John Muir Award
Class 10B have just completed their second year of the John Muir Award, an environmental award scheme focused on wild places on our doorstep.
The Award scheme helps young people connect with nature and enjoy wild places in a non-competitive, inclusive and accessible atmosphere.
Last year they completed the 'Discovery Award'. This year they have been presented with their 'Explorer Award'.
The activities that the boys have been involved in have helped them to learn in a practical way outside the classroom, in a constantly changing environment that challenges them in a way that cannot be delivered in a school setting. The pupils absolutely loved the interaction and attention that they received from Jo Boylan from the Belfast Hill's Partnership, Michael Culbert from Belfast City Parks and the team. They deliver a programme that takes into consideration the needs of our pupils.
Parents have outlined to us how pupils have developed socially, how the award scheme has undoubtedly increased their personal development and how it has encouraged their awareness, understanding and responsibility of their local environment. The boys have been out walking in all weathers and often covering distances of 6 to 7 miles and, as I'm sure the parents will corroborate, they go home at the end of the day exhausted but buzzing!
Their teacher Mr McCotter was able to give the boys an additional insight into the original place names of the areas they explored in order to give them a sense of history and why they were originally given these names and why they were changed from the native Gaeilge language to English.
Lets have a look at some of the highlights of their 8 week adventure with Mr McCotter and classroom assistant Mr O'Neill.
Beann Mhadagáin (Cavehill/Ben Madigan 'Madigan's Hill)
Sliabh Dubh (Black Mountain)
a 6.5mile hike with spectactular views over Beal Feirste /Belfast
Woodland Management at Loch na Leathghealaí / Half-moon Lake
The first trip to Lenadoon's Half-moon Lake was a very busy affair. There was hands on experience of woodland management, which entailed working in groups to cut back over-grown trees and shrubs and using the access to create new woodland habitats and chopping branches to make logs. Michael and the staff were very informative, friendly and helpful and even made everyone hot chocolate by the fireside. As it was now December, Christmas wreaths were also made after the hard work was completed.
Colin Glen Forest Park
Exploring the Bio-diversity of the River with Jo Boylan from the Belfast Hills Partnership.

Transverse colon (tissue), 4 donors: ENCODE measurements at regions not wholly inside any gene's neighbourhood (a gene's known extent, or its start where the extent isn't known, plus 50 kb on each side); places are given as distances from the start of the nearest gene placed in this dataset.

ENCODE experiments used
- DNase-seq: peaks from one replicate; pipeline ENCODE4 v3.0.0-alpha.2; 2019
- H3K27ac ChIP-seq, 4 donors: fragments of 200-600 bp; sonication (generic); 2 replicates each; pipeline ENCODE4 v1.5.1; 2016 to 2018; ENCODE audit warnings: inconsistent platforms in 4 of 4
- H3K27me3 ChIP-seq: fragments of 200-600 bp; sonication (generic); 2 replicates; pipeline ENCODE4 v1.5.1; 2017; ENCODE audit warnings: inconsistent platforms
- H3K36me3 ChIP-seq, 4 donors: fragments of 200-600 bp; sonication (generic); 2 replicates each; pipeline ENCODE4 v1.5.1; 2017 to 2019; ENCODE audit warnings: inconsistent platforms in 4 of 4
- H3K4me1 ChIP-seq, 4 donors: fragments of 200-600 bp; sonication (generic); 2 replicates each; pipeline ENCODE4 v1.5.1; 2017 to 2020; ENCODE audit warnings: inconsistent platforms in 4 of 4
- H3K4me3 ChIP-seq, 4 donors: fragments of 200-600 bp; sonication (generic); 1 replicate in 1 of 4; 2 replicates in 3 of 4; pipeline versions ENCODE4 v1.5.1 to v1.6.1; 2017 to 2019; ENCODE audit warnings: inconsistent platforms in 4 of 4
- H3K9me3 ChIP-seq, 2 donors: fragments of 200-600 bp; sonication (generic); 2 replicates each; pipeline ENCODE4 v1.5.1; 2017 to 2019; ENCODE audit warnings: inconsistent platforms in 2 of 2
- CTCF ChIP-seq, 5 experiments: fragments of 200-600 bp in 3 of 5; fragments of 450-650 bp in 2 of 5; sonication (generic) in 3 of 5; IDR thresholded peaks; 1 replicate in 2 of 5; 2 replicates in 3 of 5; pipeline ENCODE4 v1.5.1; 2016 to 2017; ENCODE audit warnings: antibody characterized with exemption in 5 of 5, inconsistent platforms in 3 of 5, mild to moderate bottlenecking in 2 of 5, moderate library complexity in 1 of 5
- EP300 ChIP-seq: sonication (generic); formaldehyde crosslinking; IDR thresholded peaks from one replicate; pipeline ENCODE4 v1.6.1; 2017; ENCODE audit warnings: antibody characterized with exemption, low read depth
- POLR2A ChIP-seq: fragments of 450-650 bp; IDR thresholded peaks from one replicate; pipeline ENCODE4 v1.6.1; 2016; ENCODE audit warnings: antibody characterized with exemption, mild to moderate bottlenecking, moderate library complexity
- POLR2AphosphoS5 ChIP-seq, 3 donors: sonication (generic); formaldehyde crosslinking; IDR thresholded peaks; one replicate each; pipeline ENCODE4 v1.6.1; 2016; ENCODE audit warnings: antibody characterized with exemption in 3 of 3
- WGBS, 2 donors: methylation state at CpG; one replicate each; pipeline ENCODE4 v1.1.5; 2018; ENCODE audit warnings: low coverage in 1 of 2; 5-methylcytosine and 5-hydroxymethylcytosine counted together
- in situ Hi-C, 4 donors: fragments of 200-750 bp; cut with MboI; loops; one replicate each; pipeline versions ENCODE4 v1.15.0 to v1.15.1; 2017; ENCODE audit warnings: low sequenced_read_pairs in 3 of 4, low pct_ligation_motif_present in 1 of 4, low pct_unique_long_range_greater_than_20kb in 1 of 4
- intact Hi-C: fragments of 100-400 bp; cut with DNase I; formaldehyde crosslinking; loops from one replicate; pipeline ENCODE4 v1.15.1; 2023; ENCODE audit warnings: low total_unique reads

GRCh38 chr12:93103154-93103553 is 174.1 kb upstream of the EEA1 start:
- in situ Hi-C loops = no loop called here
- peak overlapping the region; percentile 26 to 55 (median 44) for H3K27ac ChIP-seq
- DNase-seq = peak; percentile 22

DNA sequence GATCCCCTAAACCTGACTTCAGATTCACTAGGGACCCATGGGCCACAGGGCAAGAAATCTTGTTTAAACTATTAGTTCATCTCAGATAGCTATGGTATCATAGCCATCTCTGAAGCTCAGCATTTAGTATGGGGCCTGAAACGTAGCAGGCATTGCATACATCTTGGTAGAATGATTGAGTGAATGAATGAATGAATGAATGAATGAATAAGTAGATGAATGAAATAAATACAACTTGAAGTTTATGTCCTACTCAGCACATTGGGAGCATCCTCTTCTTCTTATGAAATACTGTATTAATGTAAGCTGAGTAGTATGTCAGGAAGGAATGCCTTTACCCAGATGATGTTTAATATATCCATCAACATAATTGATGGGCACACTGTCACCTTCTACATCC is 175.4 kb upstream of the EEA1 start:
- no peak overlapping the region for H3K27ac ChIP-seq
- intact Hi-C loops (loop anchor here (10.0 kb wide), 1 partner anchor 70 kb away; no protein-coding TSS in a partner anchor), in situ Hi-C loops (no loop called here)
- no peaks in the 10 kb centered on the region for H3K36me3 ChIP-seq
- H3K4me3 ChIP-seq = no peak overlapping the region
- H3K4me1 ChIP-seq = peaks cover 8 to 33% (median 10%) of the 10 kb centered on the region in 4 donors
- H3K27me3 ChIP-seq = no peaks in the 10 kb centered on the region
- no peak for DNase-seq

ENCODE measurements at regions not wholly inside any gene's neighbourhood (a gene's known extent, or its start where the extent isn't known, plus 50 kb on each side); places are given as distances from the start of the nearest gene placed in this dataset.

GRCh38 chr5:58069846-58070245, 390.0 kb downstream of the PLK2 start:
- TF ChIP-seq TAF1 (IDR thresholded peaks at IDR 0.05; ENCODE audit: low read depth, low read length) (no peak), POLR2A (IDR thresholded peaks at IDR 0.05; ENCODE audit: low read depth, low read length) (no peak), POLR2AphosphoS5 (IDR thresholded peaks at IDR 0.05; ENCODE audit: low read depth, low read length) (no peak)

Where Timothy Murphy discovered a 'Common' Newt', which apparently aren't so common. Well done Tim!
Loch na Leathghealaí / Half-Moon Lake
Bat Boxes, Bird Feeders and St. Bridget's Crosses
In January the boys learnt about Ireland's indigenous bat population and how common they are on our doorstep. They built their own bat boxes (bat houses) which were then hung up around the wood. They also learnt about the history of and how to make the St. Bridget's Cross. Michael from the Belfast City Council, told us that the cross is placed on doors to ward off fire and hunger from households and has been a custom in this country for millennia.
Timothy Murphy and Gerard Shortt were also taught to make food for the birds out of lard, seeds, nuts and pine-cones. They then hung them from the trees around the park, while the rest of the boys feasted on baked potatoes and roasted pheasant!
Sliabh na Cloiche Nature Reserve (Slievenacloy - 'mountain of stone')
Under the guidance of Jo Boylan from Belfast Hills Partnership and Michael Culbert from Belfast City Council Parks, Class 10B continued their John Muir Award at Sleivenacloy Nature Reserve with a treasure trail.
On a bitterly cold day the class was given two maps and were tasked to find a trunk full of treasure in the beautiful setting of Slievenacloy, a wildlife paradise nestled in a valley between Divis and Colin Mountains on the outskirts of Belfast. Paired into two groups they traversed the fields in pursuit of hidden clues and riddles which would lead to their reward.
Facing cutting winds and in sodden under-foot conditions the boys showed plenty of grit, resilience and resolve in their quest - and not a complaint was heard. they displayed abundant skill and care on route and used their map reading talents and team-work to easily uncover their prize.
On discovering the treasure chest they then had to work out how to transport their booty to base-camp. Duct tape and brush poles were luckily revealed buried near to a Fairy Tree and it was decided to construct a stretcher with the found materials to carry the heavy trunk. Four people were required to stretcher the weight and the lads worked wonderfully well under the leadership of John Moylan, who ensured that when one of his men was tired another was to replace him. The other boys were to safely steer the pall-bearers across fields, over stiles, through gates, up hills and down lanes to camp.
When they reached their destination the tired, hungry and cold hunters first had to gather firewood, find some paper and then light the fire to get some warmth into their bodies. It was here that they got stuck into their plunder - enough chocolate and jellies to satisfy a whole school. Fortunately Mr O'Neill and Mr McCotter were on hand to help them out!